Election 2017: A dreadful night for Welsh Tories
It was a dreadful night for Conservatives in Wales.
The bitter recriminations will now begin everywhere, and the Tory HQ in Cardiff will be no exception.
They made great play of Theresa May campaigning in Labour-held target seats in Bridgend, Wrexham and Clwyd South, and in the end they did not seriously challenge in any of them.
With hindsight, Mrs May would have been better off shoring up support in Cardiff North, Gower and Vale of Clwyd.
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So what went wrong? Did they run a terrible campaign?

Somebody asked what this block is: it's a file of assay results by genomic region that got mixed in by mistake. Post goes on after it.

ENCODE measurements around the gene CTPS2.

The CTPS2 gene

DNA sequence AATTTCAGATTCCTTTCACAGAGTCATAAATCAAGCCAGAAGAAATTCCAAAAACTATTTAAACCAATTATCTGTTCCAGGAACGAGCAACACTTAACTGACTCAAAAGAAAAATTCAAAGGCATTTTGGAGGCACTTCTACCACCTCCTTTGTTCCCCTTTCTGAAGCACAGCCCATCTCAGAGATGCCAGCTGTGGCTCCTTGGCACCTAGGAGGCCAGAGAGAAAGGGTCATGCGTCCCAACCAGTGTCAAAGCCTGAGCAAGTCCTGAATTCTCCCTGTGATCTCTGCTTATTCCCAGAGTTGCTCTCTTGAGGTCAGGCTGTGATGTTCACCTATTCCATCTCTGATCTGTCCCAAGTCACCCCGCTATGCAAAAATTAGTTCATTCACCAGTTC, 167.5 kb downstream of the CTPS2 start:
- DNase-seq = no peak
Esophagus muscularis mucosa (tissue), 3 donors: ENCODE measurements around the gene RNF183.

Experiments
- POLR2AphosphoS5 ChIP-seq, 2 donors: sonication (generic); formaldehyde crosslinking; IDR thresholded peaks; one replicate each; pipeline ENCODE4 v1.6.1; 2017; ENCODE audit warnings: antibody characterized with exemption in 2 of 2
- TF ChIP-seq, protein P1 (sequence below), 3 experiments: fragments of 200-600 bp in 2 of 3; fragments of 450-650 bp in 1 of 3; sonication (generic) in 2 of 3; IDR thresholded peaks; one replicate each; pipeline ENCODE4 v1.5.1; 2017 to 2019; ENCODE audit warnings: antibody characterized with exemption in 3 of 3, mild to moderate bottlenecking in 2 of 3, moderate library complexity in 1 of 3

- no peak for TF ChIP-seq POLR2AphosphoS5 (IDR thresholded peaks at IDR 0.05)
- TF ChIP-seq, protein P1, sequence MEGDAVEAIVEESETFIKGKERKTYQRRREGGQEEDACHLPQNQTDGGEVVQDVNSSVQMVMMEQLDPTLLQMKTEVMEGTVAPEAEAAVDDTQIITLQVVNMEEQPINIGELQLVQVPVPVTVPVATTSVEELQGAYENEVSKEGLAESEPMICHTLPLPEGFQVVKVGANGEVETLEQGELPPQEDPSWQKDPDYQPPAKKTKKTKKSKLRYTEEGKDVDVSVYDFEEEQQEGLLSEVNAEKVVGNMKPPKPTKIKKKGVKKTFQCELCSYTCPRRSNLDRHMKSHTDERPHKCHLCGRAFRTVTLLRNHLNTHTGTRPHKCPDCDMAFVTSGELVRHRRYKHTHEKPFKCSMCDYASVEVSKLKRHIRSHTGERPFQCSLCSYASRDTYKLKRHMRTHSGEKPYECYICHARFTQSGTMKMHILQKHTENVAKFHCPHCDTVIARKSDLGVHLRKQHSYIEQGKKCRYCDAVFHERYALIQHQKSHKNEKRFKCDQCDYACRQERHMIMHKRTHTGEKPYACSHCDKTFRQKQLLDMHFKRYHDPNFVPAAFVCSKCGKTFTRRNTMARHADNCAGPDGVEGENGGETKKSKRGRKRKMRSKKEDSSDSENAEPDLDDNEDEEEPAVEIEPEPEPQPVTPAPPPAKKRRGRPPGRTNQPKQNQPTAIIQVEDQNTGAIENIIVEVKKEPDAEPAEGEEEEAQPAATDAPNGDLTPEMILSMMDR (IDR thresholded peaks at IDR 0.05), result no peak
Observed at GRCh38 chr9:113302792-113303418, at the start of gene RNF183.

Was it a victory of hope over fear, as Jeremy Corbyn would have us believe, or did the country send a signal to Downing Street that it wanted a softer Brexit?
There were local problems with the campaign that will be magnified by the success of their counterparts in Scotland.
That is a problem Plaid Cymru will be able to tell them all about.
Ruth Davidson is the unmistakeable leader of the Scottish party there while the Welsh Tories had three different men in three different debates.
Sources tell me the Welsh-dimension to the campaign was non-existent.
That said, there were times when it just felt that the Conservatives in Wales were being steam-rollered by a tidal wave of red which may have been impossible to stop no matter what was done differently at a local level.